Promising a “mini North Hills” for Apex, the developers of the Sweetwater neighborhood returned to the Apex Town Council Tuesday to ask for permission to build 230 apartments above the ground-level retail and office space initially planned for the area.
The 4-1 vote in favor of that request, with Mayor pro tem Nicole Dozier dissenting, was Apex’s first to allow the construction of what’s called vertical mixed-use development, which combines residential and commercial tenants in the same building.
Sweetwater is a 165-acre, mixed-use development on the south side of U.S. 64 in west Apex designed by Triangle-based ExperienceOne Homes. This portion of the development will be managed by the Kalikow Group, a New York-based real estate investment firm.
Proponents of the revised zoning said multiple stories of apartments above the retail district are necessary to help attract quality restaurant and shopping tenants.
“One of the concerns I hear as a retail specialist is that the retailers are struggling to come to Apex because there’s not enough density,” said Gordon Poulsen, a retail developer working with Kalikow on the project. “That’s hard for me sit here and say to you, but I’ll introduce you to any kind of retailer you want, and they can talk about it. If you want the retailers and the offices, this stuff needs to happen.”
But when the new apartments were proposed this summer, residents of nearby neighborhoods said they worried about how increasing Sweetwater’s density would affect the area’s roads and schools – density they had fought to mitigate when the project was first approved without the apartments in late 2015. As of Tuesday, Sweetwater has now been approved for about 640 new homes – 410 houses and townhomes and 230 apartments.
Dozier, in explaining her vote against the revised zoning, echoed those concerns. No one spoke during the public hearing Tuesday.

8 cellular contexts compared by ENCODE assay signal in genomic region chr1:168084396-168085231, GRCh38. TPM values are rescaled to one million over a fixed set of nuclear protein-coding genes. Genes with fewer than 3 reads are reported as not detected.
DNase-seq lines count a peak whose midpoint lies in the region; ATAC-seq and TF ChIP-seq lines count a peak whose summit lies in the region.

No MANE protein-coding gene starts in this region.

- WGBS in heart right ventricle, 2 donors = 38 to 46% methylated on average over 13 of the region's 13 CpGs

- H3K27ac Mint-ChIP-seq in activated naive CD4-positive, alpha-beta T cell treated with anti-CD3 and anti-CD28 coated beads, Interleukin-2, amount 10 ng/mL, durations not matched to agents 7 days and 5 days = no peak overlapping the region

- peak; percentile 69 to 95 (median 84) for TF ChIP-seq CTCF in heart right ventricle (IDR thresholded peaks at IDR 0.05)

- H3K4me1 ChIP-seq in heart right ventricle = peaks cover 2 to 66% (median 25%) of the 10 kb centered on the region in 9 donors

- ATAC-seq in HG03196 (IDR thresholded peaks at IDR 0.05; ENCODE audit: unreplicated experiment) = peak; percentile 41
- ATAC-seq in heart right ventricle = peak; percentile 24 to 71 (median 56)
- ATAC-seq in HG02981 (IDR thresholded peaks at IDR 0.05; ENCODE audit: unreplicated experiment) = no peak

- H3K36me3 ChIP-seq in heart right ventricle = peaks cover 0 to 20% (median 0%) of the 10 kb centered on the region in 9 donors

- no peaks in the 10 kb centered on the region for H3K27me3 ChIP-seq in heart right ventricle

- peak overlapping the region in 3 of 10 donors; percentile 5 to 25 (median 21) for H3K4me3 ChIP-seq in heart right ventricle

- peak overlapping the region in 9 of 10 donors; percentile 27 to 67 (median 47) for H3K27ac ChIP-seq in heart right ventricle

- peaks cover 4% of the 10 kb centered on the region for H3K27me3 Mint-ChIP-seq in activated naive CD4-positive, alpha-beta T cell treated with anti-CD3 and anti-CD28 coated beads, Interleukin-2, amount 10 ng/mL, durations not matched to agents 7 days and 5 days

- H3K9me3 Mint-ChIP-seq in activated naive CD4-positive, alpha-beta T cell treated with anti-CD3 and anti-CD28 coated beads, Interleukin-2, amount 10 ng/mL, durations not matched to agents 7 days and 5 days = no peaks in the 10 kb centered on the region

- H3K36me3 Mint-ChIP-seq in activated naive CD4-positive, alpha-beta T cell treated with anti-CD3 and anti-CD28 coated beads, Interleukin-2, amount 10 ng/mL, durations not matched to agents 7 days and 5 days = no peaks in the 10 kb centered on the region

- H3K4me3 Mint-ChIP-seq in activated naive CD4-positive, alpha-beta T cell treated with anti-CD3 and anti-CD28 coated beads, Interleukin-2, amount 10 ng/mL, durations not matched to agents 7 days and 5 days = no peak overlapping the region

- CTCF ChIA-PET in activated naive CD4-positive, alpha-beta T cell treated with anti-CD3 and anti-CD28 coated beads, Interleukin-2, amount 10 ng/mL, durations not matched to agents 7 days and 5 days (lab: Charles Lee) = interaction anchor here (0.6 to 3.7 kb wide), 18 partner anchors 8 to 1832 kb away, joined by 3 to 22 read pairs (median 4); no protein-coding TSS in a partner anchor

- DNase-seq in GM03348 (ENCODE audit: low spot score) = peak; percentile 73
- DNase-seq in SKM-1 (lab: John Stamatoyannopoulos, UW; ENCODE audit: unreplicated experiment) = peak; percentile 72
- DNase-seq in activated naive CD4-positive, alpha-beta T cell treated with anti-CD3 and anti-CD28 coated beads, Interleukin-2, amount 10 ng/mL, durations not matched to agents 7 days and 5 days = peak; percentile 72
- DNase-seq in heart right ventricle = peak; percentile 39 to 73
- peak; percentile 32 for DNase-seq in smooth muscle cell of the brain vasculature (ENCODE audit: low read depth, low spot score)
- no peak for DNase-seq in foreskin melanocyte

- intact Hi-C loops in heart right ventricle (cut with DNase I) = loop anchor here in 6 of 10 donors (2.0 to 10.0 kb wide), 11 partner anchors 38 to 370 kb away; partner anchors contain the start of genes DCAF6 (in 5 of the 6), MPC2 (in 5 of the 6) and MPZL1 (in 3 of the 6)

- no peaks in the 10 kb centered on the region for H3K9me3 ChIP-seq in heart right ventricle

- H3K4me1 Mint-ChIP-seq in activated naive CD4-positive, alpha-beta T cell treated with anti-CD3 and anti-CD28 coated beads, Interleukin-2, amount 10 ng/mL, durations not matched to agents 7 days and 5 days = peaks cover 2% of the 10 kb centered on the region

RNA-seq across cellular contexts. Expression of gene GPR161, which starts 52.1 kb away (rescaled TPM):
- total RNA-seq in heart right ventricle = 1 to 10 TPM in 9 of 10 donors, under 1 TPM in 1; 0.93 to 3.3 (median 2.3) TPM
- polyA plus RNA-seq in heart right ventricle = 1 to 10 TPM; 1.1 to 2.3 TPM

Kalikow representatives, meanwhile, downplayed the new apartments’ impact. They said because the initial rezoning would have allowed for 100 to 130 “accessory” second-floor apartments, the rezoning approved Tuesday represented just a 100-unit increase over what already was permitted. The proposed mixed-use buildings are expected to be either three or four stories tall.
Traffic increases will be marginal, they said, because the additional apartments come at the cost of 28 single-family homes and 27,000 square feet of commercial space. Estimates presented by Ramey Kemp & Associates, the transportation consultant retained by the developers, predict a 1.7 increase in morning traffic and a 3.4 percent increase in the afternoon – not enough for the town to require additional road improvements from the developers, who already have agreed to about $5 million in infrastructure investment.
“The important thing about these apartments is it creates the internal capture – people are walking from use to use instead of driving,” said Rynal Stephenson, Ramey Kemp’s transportation manager. “When we analyzed the intersections, they all still operate at acceptable levels of service.”
The town’s planning staff agreed with those conclusions.
Councilman Bill Jensen said he worries that the new apartments would come without a similar increase in the amount of office space available in the development. Jensen has been a proponent of the idea that office space near housing – or, in this case, beneath it – is critical to addressing Apex’s traffic problems.
“We want to have live-work-play, but from what I see here, if you don’t have the adequate work spots, you’re going to just have live-play,” Jensen said. “The only people working are coming from outside to flip the hamburgers.”
Estimates from the developers predicted the development would round out at about 100,000 square feet of office space, but they couldn’t guarantee that figure. Developers’ representatives ultimately agreed to a guaranteed minimum of 80,000 square feet of office space as a condition of the apartments’ approval.
Gargan: 919-460-2604; @hgargan